Resistance Training Tips

Resistance Training Tips Image

Resistance training is also known as weight or strength training. It involves moving parts of your body against some kind of resistance, like weights, resistance bands, weight machines, or even your own body weight.

Resistance training helps to build stronger muscles. It also strengthens your bones and joints, reducing your chance of injury, improving your balance, posture and can even boost your metabolism.

Resistance training tips:

  • Warm up for 5-10 minutes to help you improve blood flow and prime the muscles- a walk or simple repetitive movements similar to the movements you are about to do are best.

 

  • If you are a beginner or returning from injury start light, even 1-1.5kg weights if you need to. You may even try going through the motions of strength training with no weight, since you’re still lifting the weight of your arms and legs.

 

  • How much should I lift if I have no issues?- you should aim to lift a weight that’s heavy enough to challenge yourself. A good guide is to select a weight that tires your muscles after 12 to 15 reps, with proper form of course.  Even a single set of 12 reps with a heavy enough weight can help build your muscles versus 3 sets at a lighter weight

 

  • Increase your weight gradually. When you can easily do the recommended number of sets and reps, increase the weight by 10- 20%. Remember, if you don’t challenge your muscles, you won’t see gains. Aim to lift a weight that tires your muscles after 12-15 reps.

 

  • Lift your weights using controlled movement- try not to swing wildly or use momentum and remember that correct alignment will limit injuries.

 

  • Keep breathing during your workout. Generally, breathe out on exertion, as you lift or push a weight. Breathe in as you relax.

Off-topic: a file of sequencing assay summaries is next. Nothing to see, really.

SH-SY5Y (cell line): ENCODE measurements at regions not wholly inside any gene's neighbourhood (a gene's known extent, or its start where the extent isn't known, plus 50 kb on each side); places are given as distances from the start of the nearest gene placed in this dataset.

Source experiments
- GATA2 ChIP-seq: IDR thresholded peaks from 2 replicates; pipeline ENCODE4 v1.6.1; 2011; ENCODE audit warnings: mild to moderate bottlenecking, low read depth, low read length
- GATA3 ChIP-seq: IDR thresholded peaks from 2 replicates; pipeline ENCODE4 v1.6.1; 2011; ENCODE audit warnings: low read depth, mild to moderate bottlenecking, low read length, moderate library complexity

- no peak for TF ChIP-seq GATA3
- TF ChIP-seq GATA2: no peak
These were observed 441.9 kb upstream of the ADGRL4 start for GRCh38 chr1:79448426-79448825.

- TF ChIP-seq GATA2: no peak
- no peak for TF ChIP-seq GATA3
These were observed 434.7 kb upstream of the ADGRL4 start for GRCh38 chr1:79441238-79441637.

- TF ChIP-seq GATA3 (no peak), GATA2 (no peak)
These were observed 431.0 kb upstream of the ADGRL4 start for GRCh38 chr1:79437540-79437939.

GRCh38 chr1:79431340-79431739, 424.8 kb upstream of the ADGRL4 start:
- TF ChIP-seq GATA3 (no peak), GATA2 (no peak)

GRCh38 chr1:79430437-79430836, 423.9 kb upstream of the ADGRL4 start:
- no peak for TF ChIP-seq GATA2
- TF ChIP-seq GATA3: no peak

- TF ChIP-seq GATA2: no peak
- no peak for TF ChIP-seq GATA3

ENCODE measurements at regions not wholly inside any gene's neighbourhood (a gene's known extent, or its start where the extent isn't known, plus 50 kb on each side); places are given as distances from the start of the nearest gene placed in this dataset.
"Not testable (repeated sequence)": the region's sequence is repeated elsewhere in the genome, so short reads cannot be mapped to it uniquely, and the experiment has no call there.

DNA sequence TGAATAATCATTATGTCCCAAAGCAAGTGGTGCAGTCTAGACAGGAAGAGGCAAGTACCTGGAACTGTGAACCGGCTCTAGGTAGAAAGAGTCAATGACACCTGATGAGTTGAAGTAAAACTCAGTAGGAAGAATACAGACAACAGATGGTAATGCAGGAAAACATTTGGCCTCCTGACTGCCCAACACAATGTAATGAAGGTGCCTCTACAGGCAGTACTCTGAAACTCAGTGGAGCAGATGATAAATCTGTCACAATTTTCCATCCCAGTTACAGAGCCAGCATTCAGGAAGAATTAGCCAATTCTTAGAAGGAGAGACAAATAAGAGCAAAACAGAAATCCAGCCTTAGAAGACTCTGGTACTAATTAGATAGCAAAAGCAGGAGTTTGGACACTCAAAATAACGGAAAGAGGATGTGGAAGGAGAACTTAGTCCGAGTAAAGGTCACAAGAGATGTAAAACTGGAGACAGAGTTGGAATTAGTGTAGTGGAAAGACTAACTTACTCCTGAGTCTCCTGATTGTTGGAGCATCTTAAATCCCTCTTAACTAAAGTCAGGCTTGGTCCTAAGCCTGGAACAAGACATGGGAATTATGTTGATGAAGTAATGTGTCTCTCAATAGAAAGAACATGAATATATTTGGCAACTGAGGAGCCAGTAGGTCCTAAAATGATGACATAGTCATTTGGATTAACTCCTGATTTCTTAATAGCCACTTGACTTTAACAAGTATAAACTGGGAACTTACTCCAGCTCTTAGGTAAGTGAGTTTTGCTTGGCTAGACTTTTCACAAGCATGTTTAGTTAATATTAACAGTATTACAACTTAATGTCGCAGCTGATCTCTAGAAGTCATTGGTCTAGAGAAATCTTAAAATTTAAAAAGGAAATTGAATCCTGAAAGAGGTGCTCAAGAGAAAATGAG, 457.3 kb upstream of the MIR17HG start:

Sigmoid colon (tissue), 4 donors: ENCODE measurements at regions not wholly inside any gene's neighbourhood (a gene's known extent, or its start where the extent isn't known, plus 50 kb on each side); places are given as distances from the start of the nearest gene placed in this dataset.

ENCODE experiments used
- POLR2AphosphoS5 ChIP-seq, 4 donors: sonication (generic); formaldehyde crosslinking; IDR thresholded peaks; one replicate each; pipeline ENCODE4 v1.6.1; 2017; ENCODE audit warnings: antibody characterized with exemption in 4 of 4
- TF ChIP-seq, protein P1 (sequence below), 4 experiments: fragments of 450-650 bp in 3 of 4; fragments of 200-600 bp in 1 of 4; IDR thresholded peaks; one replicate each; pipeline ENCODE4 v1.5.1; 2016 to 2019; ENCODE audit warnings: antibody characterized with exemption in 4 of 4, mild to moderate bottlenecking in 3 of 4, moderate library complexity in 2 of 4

• Muscle Soreness

Don’t worry about soreness and a bit of muscle fatigue that lasts a few days. This is known as DOMS. We know that when we are trying to build muscle we are also damaging it- micro tears happen and the body repairs that damage, adding another layer of support or more muscle.

The body’s response to the tearing or damage is to flood the area with specialist repair cells and to trigger pain receptors. So, muscle soreness, which usually presents a day or two after intense exercise is not caused by the micro damage but related to the body’s inflammatory response to it.

DOMS can strike any time that the frequency, duration or intensity of your workout is increased. This is generally positive. Especially if your aim is to improve strength, stamina, speed or size. It indicates that your body is adapting to meet the increased physical demands placed upon it. If you are trying to improve strength for example, you need to break down some of your existing muscle structure to create bigger, stronger and more capable muscles going forward.

The signature symptoms of DOMS- extreme or atypical soreness, joint stiffness and tenderness, tends to surface 12-24 hours post activity. DOMS may worsen for up to 72 hours post activity. You can help yourself during this period of discomfort by staying active. Even though it may feel like the last thing you want to do. You are more likely to get positive adaptive changes in the structure of your muscles by continuing to exercise gently. Try not to give yourself time off. It is important to also stay hydrated and you can use ice to ease pain especially for the first 24-48 hours.

After Physio on a Roll workouts you may feel a little sore but should not have trouble walking down stairs!

  • Rollers and DOMS

Strategic use of a  foam roller  can also be a great way to ease DOMS. Rolling can improve the blood circulation to the affected area. This aids in the removal of the by -products of the inflammatory response.

  • Incorporate cardio into your exercise routine. Aerobic exercise, like running, or tennis, can help build muscle if performed at the right intensity, duration, and frequency.
  • Eat a healthy diet that has a good dose of protein. These foods will fuel your workouts and help build muscle through certain amino acids like leucine. Animal sources have the most protein, but vegetable sources are also sufficient.

*Always remember to talk to your doctor or physio before starting a new workout routine. This is especially relevant if you have a health condition. They will have recommendations for exercise modifications that can help you use resistance to build strength but without compromising  your particular issues.